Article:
Some members of the group met with Israeli officials, such as former prime minister Naftali Bennett and war cabinet minister Benny Gantz, for briefings on how they could help. The messages in the group also showed that its participants were instrumental in helping Israel arrange screenings of the IDF’s 45-minute documentary of October 7 Hamas atrocities, made of footage taken from security cameras and terrorists’ bodycams.

The documentary was made by the IDF as part of Israel’s public diplomacy campaign and was shown to journalists and elected officials around the world, and members of the group helped arrange a showing at Harvard as well.

Barry Sternlicht, Chairman and CEO of Starwood Capital Group, speaks during a panel at the Milken Institute Global Conference in Beverly Hills, California, on May 7, 2024. (Frederic J. Brown / AFP)

Aside from helping with Israeli public diplomacy, The Post alleged that members of the group also made donations to New York City Mayor Eric Adams to influence him into calling in police to remove pro-Palestinian and anti-Israel protesters. The report alleged that they also used their influence on Columbia leadership to convince them to ask Adams to call in the police.

According to the messages, members of the group took part in a Zoom meeting with Adams on April 26 where they allegedly discussed “donating to Adams, using group members’ ‘leverage’ to help persuade Columbia’s president to let New York police back on campus and paying for ‘investigative efforts’ to assist the city.”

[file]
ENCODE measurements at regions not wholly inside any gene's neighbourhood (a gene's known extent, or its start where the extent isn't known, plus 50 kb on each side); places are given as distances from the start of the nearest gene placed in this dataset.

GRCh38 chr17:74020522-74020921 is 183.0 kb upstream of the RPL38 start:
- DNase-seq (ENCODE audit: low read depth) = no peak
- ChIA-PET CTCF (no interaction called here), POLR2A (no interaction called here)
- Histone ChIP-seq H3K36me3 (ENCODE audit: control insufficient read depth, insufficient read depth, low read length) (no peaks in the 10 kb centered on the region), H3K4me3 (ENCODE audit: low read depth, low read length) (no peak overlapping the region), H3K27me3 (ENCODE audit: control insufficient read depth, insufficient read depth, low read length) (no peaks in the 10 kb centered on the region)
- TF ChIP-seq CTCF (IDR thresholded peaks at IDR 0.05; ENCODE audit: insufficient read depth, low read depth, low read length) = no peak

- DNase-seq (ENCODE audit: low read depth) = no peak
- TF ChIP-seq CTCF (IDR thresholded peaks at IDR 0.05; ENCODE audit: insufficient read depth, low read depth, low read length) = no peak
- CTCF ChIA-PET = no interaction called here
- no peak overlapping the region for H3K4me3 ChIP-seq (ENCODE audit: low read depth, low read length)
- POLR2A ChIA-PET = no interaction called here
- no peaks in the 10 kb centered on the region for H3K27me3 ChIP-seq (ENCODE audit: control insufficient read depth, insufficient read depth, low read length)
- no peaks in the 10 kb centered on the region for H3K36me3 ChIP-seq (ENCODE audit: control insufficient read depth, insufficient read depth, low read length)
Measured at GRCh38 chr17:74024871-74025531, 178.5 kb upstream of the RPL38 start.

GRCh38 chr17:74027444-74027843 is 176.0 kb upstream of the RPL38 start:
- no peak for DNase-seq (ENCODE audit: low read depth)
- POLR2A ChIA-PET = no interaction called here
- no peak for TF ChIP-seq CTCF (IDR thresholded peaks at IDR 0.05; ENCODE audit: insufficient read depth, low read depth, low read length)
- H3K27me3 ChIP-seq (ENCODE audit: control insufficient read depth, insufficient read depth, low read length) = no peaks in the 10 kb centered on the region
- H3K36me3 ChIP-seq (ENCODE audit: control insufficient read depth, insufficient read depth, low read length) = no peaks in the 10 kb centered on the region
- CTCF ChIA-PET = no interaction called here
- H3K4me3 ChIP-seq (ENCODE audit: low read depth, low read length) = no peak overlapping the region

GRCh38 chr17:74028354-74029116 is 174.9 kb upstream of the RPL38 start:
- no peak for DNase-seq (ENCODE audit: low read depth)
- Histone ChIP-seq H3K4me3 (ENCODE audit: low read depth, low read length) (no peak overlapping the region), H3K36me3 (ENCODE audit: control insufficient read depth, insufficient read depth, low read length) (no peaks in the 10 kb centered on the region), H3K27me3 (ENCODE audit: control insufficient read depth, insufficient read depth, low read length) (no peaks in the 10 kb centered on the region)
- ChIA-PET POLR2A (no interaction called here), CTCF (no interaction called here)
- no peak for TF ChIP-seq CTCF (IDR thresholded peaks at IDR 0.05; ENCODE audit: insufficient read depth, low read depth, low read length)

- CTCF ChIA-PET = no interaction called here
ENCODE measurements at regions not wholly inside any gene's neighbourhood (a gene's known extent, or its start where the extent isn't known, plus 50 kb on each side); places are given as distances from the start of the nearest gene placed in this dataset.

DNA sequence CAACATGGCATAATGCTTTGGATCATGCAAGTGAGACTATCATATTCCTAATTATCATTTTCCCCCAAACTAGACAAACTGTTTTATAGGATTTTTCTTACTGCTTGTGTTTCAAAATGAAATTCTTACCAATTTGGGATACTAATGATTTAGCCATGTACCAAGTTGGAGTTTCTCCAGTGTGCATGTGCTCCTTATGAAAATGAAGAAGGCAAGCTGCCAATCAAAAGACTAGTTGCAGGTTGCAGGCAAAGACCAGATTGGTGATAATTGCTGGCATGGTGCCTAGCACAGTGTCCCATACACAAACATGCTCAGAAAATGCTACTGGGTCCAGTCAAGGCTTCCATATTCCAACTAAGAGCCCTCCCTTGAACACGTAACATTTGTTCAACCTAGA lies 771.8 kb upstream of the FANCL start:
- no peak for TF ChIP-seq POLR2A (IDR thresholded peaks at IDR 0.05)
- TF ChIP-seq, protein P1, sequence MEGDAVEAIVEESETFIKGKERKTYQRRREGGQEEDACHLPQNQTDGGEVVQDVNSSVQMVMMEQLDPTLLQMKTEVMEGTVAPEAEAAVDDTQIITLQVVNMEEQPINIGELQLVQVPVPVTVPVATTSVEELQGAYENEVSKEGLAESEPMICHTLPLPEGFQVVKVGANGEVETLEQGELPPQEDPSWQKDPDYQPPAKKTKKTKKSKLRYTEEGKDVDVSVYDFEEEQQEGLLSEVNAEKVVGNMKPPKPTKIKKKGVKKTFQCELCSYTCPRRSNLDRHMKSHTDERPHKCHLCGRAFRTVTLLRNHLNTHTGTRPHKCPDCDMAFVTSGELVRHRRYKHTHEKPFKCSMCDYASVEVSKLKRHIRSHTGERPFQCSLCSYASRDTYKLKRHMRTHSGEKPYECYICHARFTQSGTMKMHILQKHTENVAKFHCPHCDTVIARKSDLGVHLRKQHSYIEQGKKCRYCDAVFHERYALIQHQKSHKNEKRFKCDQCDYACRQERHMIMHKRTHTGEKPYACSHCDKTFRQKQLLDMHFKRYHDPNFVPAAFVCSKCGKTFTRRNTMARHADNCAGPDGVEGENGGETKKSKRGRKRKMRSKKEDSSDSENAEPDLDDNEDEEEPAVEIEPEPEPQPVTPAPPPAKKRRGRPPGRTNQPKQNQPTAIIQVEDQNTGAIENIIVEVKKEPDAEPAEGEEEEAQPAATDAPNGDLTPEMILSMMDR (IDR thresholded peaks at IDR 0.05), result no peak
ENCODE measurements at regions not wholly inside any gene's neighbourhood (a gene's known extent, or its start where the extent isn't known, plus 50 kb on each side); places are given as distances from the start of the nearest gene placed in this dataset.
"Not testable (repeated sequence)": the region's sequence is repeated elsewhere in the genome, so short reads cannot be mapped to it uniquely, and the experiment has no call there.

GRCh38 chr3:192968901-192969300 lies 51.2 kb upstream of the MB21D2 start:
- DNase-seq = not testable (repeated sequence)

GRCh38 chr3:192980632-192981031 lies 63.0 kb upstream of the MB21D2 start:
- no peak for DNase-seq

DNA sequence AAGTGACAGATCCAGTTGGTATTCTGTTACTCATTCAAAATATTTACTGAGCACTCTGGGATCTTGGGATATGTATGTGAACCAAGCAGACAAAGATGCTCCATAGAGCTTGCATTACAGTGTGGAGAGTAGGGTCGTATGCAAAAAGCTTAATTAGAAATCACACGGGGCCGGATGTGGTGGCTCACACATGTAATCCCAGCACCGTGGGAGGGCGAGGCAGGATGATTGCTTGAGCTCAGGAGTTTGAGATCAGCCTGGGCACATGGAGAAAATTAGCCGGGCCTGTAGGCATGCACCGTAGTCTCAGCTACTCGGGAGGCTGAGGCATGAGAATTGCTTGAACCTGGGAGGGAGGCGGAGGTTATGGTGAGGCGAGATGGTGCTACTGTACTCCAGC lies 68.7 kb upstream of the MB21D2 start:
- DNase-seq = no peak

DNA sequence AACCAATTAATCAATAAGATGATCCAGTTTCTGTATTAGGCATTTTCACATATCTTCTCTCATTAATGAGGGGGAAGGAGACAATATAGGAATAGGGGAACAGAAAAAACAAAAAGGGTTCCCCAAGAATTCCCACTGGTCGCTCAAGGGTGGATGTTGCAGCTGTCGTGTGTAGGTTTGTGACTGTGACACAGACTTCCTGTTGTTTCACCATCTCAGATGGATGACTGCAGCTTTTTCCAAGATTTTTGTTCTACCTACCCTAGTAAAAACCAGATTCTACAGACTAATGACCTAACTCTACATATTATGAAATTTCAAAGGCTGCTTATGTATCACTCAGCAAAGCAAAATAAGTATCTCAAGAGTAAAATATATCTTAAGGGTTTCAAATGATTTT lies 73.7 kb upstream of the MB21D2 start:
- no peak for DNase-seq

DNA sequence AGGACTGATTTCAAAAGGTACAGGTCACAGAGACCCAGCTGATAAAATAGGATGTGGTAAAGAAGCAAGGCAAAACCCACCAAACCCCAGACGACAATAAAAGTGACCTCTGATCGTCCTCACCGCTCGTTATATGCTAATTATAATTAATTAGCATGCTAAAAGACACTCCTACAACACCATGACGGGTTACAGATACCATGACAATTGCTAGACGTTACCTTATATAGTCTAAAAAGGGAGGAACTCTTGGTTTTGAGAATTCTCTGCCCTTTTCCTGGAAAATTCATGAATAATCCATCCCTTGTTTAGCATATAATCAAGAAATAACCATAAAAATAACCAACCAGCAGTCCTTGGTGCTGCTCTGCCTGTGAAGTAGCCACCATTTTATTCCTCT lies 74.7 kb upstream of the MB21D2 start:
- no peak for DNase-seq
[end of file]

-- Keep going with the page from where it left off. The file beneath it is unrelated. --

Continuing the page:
While a link for donations to Adams’s campaign was shared in the group, The Post could not confirm how many and when, if at all, its members donated.

As a private university, the NYPD can only enter Columbia to break up protests and arrest demonstrators at the request of the institution and cannot do so at the mayor’s request alone.

The NYPD was called into Columbia to break up protests twice in April. The first time was on April 18, a day after pro-Palestinian and anti-Israel protesters set up an encampment on campus grounds as part of their demonstration. More than 100 protesters were arrested and the encampment was dismantled.

Even though it was rebuilt the next day and stayed up for weeks, the police were not asked for assistance again until April 30, when students vandalized and occupied Hamilton Hall. The police were called in that night to clear the students out of the hall and dozens of protesters were arrested.